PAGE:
Sweet glutinous rice dumplings that are often filled with rock candy, sesame paste, peanuts, or bean paste. They can be served on their own or in a sweet bean, sesame, or ginger soup.
The Japanese version of guo tie, featuring a much thinner skin and a pork-based filling often flavored with garlic. They're serve pan-fried at ramen shops and Chinese restaurants. The best shops will pan fry them in specially-made cast iron pans, first steaming them with water. The washed off starches from the dumplings form a lacy crust on the bottom of the ban that can be carefully lifted, fusing the dumplings into one solid piece that remains crisp as you eat it.
A wide variety of dumplings fall under this umbrella. Mulmandu are boiled stuffed dumplings, while jjinmandu are steamed dumplings. Gunmandu are pan fried. They can be filled with anything from pork or beef to kimchi or fish.
Dumplings that are thicker, breadier, and heartier than their Chinese counterpart. Spicy fillings that can have curry-like flavors and hearty meats and vegetables like potato, beef, and yak. They're steamed or fried and served with chili sauce. Sometimes a tomato-based sauce hots sauce or chicken broth will come along with it.
Made with fresh steamed rice noodles and sprinkled with sweet fried shallots, these dumplings closely resemble Vietnamese-style Bánh Cuốn.
Savory dumplings that are deep fried or pan fried with a filling of vegetables, potato, or lamb, often heavily spiced and served with chutneys.
Crescent shaped dumplings stuffed with a sweet mixture of fruits and coconut, deep fried until crisp.
Kozhakkattai and Modak (India)
Sweet dumplings made from coconut and jaggery sugar stuffed into a rice-flour dough.
Boiled-then-fried (or baked) wheat flour dumplings stuffed with potato, sauerkraut, meat, or fruit. They're made into crescent shapes and pan-fried flat.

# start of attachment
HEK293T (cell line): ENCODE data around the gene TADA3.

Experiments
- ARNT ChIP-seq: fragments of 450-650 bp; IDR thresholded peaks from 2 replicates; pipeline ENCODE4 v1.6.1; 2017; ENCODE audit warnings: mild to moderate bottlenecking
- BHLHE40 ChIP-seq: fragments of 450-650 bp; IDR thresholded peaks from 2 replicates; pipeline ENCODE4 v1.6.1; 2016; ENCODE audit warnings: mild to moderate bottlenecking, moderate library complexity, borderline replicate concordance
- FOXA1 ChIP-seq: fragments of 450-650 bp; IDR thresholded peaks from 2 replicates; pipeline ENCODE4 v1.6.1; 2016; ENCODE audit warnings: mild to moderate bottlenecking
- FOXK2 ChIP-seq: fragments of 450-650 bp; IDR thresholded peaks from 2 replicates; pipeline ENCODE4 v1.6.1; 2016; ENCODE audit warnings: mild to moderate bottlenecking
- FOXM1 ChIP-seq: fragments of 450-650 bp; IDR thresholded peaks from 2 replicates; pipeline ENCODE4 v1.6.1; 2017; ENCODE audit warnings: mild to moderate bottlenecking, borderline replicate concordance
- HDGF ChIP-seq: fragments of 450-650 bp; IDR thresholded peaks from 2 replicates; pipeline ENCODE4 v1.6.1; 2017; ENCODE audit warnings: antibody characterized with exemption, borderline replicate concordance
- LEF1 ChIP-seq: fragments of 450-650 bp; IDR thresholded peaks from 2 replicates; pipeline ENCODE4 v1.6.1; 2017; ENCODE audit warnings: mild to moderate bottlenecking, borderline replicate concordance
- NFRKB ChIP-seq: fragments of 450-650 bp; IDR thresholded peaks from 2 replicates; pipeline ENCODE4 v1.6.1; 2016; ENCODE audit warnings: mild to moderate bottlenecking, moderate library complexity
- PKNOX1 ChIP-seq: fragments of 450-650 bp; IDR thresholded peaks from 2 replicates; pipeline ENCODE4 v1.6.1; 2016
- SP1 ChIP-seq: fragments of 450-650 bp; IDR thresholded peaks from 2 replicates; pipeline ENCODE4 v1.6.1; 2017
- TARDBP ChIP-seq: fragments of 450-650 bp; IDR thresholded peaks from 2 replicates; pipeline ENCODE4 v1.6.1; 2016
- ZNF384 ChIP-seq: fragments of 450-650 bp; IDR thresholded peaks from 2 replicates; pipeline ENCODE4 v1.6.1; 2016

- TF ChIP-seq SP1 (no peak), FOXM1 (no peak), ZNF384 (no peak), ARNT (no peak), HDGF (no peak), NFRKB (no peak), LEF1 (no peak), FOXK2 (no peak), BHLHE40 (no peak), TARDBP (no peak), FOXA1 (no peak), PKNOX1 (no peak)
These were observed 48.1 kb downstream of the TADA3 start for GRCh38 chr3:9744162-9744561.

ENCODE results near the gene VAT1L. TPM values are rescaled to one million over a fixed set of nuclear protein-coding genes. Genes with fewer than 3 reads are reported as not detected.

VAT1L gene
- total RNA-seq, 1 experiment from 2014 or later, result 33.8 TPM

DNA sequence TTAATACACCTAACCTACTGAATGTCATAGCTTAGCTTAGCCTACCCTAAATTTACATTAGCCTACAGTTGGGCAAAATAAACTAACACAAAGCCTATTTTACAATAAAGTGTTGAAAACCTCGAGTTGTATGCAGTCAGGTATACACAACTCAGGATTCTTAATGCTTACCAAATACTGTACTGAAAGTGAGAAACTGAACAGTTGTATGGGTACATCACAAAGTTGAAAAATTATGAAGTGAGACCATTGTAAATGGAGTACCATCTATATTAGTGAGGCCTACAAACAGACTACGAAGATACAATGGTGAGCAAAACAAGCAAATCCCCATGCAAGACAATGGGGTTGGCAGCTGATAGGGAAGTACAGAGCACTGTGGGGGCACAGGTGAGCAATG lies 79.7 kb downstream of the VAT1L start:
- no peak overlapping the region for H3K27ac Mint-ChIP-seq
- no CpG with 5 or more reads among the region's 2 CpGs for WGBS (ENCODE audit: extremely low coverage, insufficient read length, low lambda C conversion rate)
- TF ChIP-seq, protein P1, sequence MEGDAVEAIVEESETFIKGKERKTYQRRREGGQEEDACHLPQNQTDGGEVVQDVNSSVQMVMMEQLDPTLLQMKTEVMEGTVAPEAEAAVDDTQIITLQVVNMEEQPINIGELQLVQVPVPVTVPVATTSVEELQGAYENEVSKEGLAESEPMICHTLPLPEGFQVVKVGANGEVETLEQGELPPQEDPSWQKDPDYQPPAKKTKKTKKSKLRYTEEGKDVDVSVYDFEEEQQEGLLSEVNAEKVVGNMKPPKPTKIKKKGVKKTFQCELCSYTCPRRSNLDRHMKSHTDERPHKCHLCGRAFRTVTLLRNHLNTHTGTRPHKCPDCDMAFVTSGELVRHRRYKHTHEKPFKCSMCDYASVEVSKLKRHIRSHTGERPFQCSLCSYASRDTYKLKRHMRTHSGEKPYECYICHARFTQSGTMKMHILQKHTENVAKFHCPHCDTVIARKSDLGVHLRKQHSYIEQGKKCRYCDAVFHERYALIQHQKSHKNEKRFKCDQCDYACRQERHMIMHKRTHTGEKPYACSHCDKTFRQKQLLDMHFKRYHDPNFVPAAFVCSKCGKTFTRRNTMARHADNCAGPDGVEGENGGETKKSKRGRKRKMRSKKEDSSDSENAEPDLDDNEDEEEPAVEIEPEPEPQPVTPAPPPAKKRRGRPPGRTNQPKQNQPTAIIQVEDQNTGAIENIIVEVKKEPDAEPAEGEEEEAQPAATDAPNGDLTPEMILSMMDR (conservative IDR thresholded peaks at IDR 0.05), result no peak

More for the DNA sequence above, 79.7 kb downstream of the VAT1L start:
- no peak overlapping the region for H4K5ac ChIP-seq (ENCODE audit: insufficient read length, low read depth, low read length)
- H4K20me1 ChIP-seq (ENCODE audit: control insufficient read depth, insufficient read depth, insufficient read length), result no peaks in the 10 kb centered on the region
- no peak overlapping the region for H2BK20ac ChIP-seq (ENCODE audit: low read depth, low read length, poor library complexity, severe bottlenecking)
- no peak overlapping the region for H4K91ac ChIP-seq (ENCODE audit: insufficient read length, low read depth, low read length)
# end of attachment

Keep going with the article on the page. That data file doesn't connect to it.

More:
The Ukrainian version of pierogi are commonly stuffed with sauerkraut, cheese, potatoes, and meat, or can be served sweet with fruits and cheese. They're cooked by boiling or steaming and served with oil or butter.
Wheat-based dumpling with a havily spiced filling (black pepper and other Eastern European spices), usually stuffed with strongly seasoned meat—Beef, pork, or mutton or common choices. It originates from Siberian cuisine, via China.
Jewish dumplings resembling Italian tortellini, they come filled with meat or potatoes and are served in broth. Like some Italian pastas, the dough is enriched with egg.
A large dumpling resembling a xiaolongbao filled with spiced meat that releases juices as it cooks. It's commonly served with freshly ground black pepper.
Most often stuffed with spiced lamb, Armeniian manti can come served in a spiced, tomatoey sauce along with yogurt and middle eastern spices like pepper and sumac.
Dumpling the dog (Harlem)
*no longer available.
Empanadas (South America)
While the wheat-flour version of empanadas is similar to a pie crust and therefore doesn't qualify by our definition of a stuffed dumpling, the corn-based varieties common to Colombia, Ecuador, and Costa Rica are made with an unleavened dough and therefore do. The filling can range from potato to ground meat to a variety of other seeds, meats, and vegetables.
Dumplings stuffed with meat or cheese with a wrapper made from cooked yucca dough. They are deep fried until crisp.